Changes In Oyster Bay Continue Apace

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Councilman resigns to run parks department

Oyster Bay Supervisor Joseph Saladino (left) administered the Oath of Office to Oyster Bay Town Councilman Louis B. Imbroto, who was sworn in to the position at the March 7 town board meeting. Imbroto will fill the remaining term of Joe Pinto, who resigned to become commissioner of the Parks Department. Pinto’s term ends on Dec. 31, 2017 (Contributed Photo)

Town of Oyster Bay Councilman Joseph Pinto achieved his dream of leading the town’s Department of Parks at the March 7 meeting of the town board.

Councilmembers adopted resolutions that day to appoint their colleague to replace Frank Nocerino at the department, and also chose Louis Imbroto to take Pinto’s seat. Imbroto will have to run in November as Pinto’s term ends Dec. 31.

Robert Ripp of Massapequa criticized Supervisor Joseph Saladino for introducing the resolutions without prior public notice, asserting this was a violation of the Open Meetings Law.

“I strongly object if you now present the resolution or vote on a resolution in regards to this that you haven’t made information public on,” Ripp said.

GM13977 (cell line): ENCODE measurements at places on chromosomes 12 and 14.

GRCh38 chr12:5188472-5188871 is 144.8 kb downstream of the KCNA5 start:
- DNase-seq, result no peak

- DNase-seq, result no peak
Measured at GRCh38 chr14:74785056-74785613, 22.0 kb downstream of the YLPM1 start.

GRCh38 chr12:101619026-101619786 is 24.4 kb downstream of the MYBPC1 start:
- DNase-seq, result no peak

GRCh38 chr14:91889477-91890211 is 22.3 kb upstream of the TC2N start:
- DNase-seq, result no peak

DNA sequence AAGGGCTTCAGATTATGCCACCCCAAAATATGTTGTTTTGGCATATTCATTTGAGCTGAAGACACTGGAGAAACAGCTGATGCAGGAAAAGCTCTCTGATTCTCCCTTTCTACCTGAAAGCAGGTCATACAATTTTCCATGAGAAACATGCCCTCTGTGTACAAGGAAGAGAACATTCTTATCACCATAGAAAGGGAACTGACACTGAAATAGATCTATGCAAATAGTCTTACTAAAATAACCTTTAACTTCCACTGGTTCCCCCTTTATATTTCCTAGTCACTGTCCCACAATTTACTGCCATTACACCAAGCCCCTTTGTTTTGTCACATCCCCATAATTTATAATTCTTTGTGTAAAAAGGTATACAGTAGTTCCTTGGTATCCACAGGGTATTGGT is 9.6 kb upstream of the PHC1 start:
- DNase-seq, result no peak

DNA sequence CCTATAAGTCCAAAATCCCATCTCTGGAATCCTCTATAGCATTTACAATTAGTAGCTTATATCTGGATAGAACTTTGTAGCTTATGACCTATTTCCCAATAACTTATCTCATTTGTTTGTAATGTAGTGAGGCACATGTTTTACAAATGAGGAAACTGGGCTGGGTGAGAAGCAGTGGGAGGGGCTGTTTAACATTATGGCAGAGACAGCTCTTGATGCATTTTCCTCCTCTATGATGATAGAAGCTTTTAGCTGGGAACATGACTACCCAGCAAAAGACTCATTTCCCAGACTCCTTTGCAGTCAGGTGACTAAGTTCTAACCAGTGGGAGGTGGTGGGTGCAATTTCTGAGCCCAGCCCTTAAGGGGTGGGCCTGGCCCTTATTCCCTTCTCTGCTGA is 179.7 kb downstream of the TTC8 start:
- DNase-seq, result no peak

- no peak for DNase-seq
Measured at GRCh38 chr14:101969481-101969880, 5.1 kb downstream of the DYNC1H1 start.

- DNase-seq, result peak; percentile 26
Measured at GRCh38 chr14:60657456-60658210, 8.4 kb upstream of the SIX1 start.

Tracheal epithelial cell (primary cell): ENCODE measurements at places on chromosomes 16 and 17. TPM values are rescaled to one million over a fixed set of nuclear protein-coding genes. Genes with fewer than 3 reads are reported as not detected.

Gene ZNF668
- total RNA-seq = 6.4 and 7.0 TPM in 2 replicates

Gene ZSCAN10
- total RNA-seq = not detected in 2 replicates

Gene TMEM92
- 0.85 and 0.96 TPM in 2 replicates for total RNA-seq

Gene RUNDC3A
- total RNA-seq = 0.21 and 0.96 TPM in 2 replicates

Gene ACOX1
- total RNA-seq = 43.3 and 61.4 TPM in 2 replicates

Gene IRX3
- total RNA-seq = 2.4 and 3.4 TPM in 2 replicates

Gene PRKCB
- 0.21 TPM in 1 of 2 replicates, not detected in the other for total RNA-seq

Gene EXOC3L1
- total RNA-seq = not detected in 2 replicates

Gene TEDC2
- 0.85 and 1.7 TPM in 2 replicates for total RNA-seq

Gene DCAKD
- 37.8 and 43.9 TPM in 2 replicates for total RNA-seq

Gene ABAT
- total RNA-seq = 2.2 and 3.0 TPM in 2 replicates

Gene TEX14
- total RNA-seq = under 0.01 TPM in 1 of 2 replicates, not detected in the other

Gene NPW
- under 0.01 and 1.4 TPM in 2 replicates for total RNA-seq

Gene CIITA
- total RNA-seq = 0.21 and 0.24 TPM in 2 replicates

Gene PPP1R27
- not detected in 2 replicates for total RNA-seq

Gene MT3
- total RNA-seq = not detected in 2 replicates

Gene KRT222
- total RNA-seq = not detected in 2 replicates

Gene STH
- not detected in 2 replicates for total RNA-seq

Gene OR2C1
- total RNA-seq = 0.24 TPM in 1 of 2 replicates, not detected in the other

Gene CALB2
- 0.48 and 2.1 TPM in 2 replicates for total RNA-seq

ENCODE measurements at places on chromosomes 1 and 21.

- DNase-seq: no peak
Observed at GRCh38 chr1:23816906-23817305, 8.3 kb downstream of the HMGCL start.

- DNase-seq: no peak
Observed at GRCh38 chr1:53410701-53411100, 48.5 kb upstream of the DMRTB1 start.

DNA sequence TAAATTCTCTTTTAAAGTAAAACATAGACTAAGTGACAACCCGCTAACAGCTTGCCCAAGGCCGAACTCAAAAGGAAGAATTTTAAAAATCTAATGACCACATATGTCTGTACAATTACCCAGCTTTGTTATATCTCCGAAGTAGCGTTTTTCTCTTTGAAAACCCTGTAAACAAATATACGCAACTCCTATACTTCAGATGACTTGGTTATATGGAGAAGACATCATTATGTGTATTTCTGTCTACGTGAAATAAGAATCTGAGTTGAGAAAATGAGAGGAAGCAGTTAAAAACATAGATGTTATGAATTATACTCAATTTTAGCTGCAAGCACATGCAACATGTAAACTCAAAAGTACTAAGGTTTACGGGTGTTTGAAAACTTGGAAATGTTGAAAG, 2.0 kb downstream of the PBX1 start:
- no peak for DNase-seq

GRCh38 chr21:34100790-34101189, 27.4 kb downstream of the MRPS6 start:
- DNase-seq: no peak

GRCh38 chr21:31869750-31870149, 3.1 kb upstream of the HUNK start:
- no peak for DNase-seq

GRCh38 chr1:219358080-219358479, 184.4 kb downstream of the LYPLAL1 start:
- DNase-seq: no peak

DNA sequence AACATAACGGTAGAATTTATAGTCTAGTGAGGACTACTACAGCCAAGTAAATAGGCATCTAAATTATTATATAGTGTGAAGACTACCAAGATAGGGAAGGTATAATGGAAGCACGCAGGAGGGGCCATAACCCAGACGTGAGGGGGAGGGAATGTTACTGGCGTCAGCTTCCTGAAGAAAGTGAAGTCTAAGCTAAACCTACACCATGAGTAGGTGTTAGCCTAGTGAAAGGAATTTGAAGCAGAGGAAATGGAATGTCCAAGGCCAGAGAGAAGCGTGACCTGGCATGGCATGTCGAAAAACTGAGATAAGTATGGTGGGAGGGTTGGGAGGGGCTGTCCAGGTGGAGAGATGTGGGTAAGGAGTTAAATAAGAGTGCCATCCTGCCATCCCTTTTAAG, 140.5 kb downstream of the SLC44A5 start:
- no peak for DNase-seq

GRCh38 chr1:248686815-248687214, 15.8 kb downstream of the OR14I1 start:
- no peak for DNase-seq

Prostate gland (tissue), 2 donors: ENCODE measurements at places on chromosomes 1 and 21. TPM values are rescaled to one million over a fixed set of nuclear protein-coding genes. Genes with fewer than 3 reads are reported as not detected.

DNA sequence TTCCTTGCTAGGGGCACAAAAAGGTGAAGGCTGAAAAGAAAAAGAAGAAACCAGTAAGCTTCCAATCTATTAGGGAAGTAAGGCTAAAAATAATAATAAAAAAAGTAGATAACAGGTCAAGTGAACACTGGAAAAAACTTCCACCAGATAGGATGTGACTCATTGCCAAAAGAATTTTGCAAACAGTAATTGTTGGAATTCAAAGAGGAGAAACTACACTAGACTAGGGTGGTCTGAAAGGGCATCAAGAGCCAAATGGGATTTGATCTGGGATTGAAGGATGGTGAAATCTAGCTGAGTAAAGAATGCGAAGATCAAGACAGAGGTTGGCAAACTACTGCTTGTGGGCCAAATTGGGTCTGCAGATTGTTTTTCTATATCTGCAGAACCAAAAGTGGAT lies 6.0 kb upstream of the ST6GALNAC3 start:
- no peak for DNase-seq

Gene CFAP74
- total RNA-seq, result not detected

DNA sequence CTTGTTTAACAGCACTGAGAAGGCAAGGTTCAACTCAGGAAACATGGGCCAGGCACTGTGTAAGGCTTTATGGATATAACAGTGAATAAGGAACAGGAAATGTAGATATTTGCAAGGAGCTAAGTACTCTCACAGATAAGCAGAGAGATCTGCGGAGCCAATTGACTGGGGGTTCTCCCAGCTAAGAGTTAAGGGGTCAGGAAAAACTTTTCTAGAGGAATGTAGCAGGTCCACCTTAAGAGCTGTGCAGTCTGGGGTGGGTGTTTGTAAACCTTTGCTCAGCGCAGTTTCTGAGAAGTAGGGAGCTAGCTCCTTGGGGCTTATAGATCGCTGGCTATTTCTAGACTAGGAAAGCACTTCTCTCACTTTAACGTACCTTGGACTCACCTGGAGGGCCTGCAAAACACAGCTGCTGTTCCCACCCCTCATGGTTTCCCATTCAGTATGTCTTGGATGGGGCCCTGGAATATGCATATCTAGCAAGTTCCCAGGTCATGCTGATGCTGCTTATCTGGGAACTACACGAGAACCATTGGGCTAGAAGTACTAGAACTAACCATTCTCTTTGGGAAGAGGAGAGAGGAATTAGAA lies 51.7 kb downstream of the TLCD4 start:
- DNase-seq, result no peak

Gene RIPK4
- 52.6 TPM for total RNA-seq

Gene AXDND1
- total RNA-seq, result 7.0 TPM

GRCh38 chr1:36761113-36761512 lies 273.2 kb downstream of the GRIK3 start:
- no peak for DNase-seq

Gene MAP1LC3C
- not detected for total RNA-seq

“This isn’t transparency,” Ripp added, striking at one of the themes of Saladino’s new regime. “This is anything but transparency.”

Saladino said the town received a resignation note from Nocerino at a late hour, accounting for the time issue. By law, said Saladino, Nocerino will have to be slotted toward another position—in this case the deputy commissioner of public safety, before taking his retirement later this year.

“It’s very important for us to have a parks commissioner in place,” said Saladino. “One of the shining stars in the [town] is the parks department. We have many residents who depend on the services of the parks, and we want someone in there who has great expertise in the field of parks…Someone we feel will do not just a good job, but an exceptional job. And that person is Joe Pinto.”

Saladino praised Pinto, a certified public accountant, as a dedicated public servant with impressive credentials in community service.

Councilman Chris Coschignano said that he will miss his colleague but asserted that “he will be a great commissioner.”

Councilwoman Rebecca Alesia said she had mixed feelings. “You taught me a lot. You were a mentor,” she said, addressing Pinto. “I know how much you love your community and how much the community loves having you as their representative. And I really can’t think of any job you would love as much as being parks commissioner.”

Councilman Joe Muscarella called Pinto one of the best councilmen to ever serve. “Last year, he helped the Town of Oyster Bay go in the right direction,” Muscarella said. “He gave his time and effort and heart and soul for the town. It’s a tremendous loss to the board. He’s just a good man.”